The pianist picked up the pace after that with a series of ruggedly pastoral solo works by Hovhaness, illustrative of that composer’s fixation with mountains (he saw them as transitional from material to the spiritual, halfway between earth and sky). The Lullaby from the piano sonata Mt. Katahdin (a peak in Maine which barely qualifies as a mountain) took shape as a steady, morose dirge, contrasting with the tricky tempo and cruelly challenging staccato octaves of the Macedonian Mountain Dance, a Balkan boogie of sorts. Small made a different kind of challenge, the contrast between low-register, resonant malletwork inside the piano and the steady righthand melody, seem easy.

“Now for some rock n roll!“ Small grinned, winding up the program on a defiantly celebratory note with the Hymn to Mt. Chocorua., from Hovhaness’ 1982 sonata portraying the New Hampshire hill where the Indian warrior it’s named for reputedly lept to his death rather than surrendering to the bounty hunters who’d chased him to the summit. With its blend of traditional Armenian kef music and savage, Lisztian block chords, it was quite a change from the mystical, somber mood Small had brought to life so vividly earlier, an atmosphere he returned to with the encore, a tender, lushly spacious version of Arvo Part’s minimalist classic Fur Elina. Small’s spring tour featuring these works continues on April 11 at the Rothko Chapel in Houston.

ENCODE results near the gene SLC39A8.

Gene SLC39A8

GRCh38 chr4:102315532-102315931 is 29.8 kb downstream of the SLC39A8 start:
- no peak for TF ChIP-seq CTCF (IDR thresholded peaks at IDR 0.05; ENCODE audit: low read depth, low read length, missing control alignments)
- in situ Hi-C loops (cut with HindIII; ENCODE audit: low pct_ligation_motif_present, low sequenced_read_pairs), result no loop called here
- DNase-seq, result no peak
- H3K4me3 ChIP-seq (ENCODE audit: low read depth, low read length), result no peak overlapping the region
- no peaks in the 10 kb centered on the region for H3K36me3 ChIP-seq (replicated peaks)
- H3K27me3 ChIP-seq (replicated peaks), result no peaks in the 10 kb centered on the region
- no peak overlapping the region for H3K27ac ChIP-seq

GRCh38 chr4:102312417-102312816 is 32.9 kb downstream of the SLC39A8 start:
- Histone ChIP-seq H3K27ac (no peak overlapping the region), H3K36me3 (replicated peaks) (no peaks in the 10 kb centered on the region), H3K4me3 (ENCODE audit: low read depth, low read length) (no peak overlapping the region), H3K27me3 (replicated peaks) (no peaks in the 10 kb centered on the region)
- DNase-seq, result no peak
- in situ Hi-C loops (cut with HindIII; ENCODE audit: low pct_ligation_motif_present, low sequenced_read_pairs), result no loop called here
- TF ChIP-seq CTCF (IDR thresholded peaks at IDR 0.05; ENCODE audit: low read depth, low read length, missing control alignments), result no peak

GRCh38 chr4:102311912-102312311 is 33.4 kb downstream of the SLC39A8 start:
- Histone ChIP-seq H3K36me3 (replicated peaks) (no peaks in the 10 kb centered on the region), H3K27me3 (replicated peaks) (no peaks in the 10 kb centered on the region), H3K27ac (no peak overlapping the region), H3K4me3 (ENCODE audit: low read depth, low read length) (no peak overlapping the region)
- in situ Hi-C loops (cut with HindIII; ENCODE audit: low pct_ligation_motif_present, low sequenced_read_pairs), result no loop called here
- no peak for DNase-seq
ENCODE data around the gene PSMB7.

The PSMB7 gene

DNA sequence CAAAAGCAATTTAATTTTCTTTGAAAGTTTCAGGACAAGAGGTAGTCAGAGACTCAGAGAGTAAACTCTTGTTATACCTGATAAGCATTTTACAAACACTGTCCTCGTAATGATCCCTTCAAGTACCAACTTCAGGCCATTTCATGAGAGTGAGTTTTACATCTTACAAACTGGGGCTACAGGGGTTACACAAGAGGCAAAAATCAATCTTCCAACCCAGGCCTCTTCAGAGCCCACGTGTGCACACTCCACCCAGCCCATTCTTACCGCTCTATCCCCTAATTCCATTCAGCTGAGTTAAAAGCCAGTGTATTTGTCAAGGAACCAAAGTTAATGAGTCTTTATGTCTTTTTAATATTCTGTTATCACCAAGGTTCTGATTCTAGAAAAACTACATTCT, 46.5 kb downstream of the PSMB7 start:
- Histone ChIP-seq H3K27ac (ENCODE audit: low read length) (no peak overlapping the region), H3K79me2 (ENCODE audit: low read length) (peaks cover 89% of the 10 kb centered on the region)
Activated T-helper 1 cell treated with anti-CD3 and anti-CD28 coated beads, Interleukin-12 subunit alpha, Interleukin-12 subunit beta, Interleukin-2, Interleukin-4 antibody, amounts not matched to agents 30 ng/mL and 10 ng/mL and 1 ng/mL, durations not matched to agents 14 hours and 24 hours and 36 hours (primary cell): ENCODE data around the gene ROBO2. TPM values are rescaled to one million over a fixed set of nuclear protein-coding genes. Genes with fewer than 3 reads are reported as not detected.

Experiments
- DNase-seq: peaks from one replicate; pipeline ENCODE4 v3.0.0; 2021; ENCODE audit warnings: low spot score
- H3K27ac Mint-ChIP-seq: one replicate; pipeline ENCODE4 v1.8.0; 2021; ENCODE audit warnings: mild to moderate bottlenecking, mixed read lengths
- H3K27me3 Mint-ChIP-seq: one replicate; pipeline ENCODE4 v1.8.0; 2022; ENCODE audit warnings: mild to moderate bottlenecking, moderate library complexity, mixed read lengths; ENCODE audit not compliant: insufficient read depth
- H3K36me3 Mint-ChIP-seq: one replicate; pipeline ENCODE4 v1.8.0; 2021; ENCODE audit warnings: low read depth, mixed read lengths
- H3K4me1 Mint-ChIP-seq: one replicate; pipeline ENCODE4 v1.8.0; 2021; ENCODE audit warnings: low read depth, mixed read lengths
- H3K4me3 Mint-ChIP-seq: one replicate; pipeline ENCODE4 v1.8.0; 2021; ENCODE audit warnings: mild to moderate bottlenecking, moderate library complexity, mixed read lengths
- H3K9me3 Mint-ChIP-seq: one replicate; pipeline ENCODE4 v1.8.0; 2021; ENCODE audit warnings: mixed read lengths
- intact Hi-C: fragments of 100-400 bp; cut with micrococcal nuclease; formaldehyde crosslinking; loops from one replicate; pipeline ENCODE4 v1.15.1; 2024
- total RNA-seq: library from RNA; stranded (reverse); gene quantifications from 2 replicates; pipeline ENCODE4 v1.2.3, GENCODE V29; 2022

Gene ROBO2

March 31, 2014 Posted by | avant garde music, classical music, concert, Live Events, Music, music, concert, New York City, review, Reviews | , , , , , , , , , , , , , , , | Leave a comment

Dan Willis’ Satie Project II: Best Album of the Year?